Date of Conferral
Doctor of Business Administration (D.B.A.)
Creating revenue diversification forces nonprofit leaders to create innovative programs and services, build resilience against adverse conditions, and establish a sustainable future. The problem is that some nonprofit managers lack strategies for developing a diversified financial portfolio to achieve sustainability. The purpose of this single-case study was to explore the revenue diversification strategies used by 3 leaders of a nonprofit organization in the eastern region of the United States through the conceptual lens of Markowitz's modern portfolio theory and Thaler's behavioral finance theory. Data were collected using purposeful sampling, semistructured interviews, and analysis of organizational documents, social media platforms, and online databases. Four categories were used to organize the data: process strengths, process opportunities, results strengths, and results opportunities. The key themes that emerged from process strengths and results strengths were utilizing volunteers, collaborating with local partners, developing diverse revenue streams, strong fiscal management, program innovation, and evaluating the market. The key themes that emerged from process opportunities and results opportunities were the lack of written processes and procedures, the lack of process improvement strategies and performance measurement outcomes, the lack of knowledge about donor attrition and retention, and high turnover in the executive director position. Organizational leaders who focus on diversifying revenue streams can serve the mission instead of chasing funding streams that have become more competitive. The social change implication of these findings is that nonprofit leaders could create sustainability through diverse revenue streams, ensuring long-term employment, and sustaining positive social impacts.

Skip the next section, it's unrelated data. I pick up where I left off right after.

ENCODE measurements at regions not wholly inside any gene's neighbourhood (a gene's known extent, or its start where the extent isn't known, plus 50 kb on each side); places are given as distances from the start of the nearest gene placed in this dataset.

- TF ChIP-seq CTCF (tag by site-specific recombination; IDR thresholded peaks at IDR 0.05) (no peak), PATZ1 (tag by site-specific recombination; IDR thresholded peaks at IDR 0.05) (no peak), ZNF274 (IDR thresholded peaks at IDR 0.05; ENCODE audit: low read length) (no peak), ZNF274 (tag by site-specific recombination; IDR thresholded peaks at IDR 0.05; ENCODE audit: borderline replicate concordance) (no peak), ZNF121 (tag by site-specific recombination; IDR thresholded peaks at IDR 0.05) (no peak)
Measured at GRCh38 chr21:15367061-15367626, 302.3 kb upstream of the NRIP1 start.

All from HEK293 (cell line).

Pembleton, Christopher James, "Creating Revenue Diversification Among Nonprofits" (2018). Walden Dissertations and Doctoral Studies. 5245.